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In geometric measurements, length is the most extended dimension of an object. In the International System of Quantities, length is any quantity with dimension distance, in other contexts length is the measured dimension of an object. For example, it is possible to cut a length of a wire which is shorter than wire thickness. Length may be distinguished from height, which is vertical extent, and width or breadth, length is a measure of one dimension, whereas area is a measure of two dimensions and volume is a measure of three dimensions. In most systems of measurement, the unit of length is a base unit, measurement has been important ever since humans settled from nomadic lifestyles and started using building materials, occupying land and trading with neighbours. As society has become more technologically oriented, much higher accuracies of measurement are required in a diverse set of fields. One of the oldest units of measurement used in the ancient world was the cubit which was the length of the arm from the tip of the finger to the elbow. This could then be subdivided into shorter units like the foot, hand or finger, the cubit could vary considerably due to the different sizes of people. After Albert Einsteins special relativity, length can no longer be thought of being constant in all reference frames. Thus a ruler that is one meter long in one frame of reference will not be one meter long in a frame that is travelling at a velocity relative to the first frame. This means length of an object is variable depending on the observer, in the physical sciences and engineering, when one speaks of units of length, the word length is synonymous with distance. There are several units that are used to measure length, in the International System of Units, the basic unit of length is the metre and is now defined in terms of the speed of light. The centimetre and the kilometre, derived from the metre, are commonly used units. In U. S. customary units, English or Imperial system of units, commonly used units of length are the inch, the foot, the yard, and the mile. Units used to denote distances in the vastness of space, as in astronomy, are longer than those typically used on Earth and include the astronomical unit, the light-year. Dimension Distance Orders of magnitude Reciprocal length Smoot Unit of length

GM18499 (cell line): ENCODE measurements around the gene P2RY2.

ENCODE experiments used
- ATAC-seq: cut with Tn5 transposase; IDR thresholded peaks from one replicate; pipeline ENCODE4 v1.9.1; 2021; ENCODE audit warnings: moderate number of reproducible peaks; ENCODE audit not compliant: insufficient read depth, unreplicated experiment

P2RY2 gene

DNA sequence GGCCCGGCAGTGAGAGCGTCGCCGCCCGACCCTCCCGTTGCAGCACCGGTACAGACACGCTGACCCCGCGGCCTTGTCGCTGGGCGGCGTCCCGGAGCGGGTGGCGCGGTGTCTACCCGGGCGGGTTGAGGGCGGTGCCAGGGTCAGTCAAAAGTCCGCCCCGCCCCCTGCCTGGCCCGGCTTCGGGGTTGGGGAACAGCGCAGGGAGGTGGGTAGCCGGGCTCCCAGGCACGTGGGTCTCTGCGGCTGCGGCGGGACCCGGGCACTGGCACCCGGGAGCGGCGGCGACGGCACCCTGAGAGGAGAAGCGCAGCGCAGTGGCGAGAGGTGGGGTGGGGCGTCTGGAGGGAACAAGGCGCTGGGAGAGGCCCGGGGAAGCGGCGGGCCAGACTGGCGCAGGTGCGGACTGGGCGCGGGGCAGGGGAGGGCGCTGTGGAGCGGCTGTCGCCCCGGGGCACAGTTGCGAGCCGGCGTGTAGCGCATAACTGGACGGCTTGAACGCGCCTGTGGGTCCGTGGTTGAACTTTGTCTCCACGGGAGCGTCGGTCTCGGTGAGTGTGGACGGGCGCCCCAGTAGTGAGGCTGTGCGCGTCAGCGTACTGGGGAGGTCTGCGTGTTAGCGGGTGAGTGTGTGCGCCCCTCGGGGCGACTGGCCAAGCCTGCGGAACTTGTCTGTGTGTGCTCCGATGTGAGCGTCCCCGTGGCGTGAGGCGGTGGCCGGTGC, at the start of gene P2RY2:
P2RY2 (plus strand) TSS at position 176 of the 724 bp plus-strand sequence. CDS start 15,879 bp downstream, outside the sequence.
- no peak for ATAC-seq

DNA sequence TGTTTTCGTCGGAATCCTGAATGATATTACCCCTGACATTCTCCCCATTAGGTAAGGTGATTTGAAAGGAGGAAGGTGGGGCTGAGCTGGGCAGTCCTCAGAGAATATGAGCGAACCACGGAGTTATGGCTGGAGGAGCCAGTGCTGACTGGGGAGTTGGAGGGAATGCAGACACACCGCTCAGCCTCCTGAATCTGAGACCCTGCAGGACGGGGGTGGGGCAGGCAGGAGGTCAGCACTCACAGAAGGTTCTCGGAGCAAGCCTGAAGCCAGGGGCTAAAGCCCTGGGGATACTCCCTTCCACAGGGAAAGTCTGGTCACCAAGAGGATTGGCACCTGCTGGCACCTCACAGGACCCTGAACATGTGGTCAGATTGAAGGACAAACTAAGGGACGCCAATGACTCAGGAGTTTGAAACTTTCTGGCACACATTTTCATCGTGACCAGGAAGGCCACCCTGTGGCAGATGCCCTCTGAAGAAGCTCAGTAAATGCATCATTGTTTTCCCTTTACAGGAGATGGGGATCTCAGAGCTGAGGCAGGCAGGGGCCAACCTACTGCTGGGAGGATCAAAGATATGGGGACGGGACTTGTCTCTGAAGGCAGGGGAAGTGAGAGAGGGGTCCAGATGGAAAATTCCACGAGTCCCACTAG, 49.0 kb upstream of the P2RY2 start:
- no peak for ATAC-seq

5.
Masa
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In physics, mass is a property of a physical body. It is the measure of a resistance to acceleration when a net force is applied. It also determines the strength of its gravitational attraction to other bodies. The basic SI unit of mass is the kilogram, Mass is not the same as weight, even though mass is often determined by measuring the objects weight using a spring scale, rather than comparing it directly with known masses. An object on the Moon would weigh less than it does on Earth because of the lower gravity and this is because weight is a force, while mass is the property that determines the strength of this force. In Newtonian physics, mass can be generalized as the amount of matter in an object, however, at very high speeds, special relativity postulates that energy is an additional source of mass. Thus, any body having mass has an equivalent amount of energy. In addition, matter is a defined term in science. There are several distinct phenomena which can be used to measure mass, active gravitational mass measures the gravitational force exerted by an object. Passive gravitational mass measures the force exerted on an object in a known gravitational field. The mass of an object determines its acceleration in the presence of an applied force, according to Newtons second law of motion, if a body of fixed mass m is subjected to a single force F, its acceleration a is given by F/m. A bodys mass also determines the degree to which it generates or is affected by a gravitational field and this is sometimes referred to as gravitational mass. The standard International System of Units unit of mass is the kilogram, the kilogram is 1000 grams, first defined in 1795 as one cubic decimeter of water at the melting point of ice. Then in 1889, the kilogram was redefined as the mass of the prototype kilogram. As of January 2013, there are proposals for redefining the kilogram yet again. In this context, the mass has units of eV/c2, the electronvolt and its multiples, such as the MeV, are commonly used in particle physics. The atomic mass unit is 1/12 of the mass of a carbon-12 atom, the atomic mass unit is convenient for expressing the masses of atoms and molecules. Outside the SI system, other units of mass include, the slug is an Imperial unit of mass, the pound is a unit of both mass and force, used mainly in the United States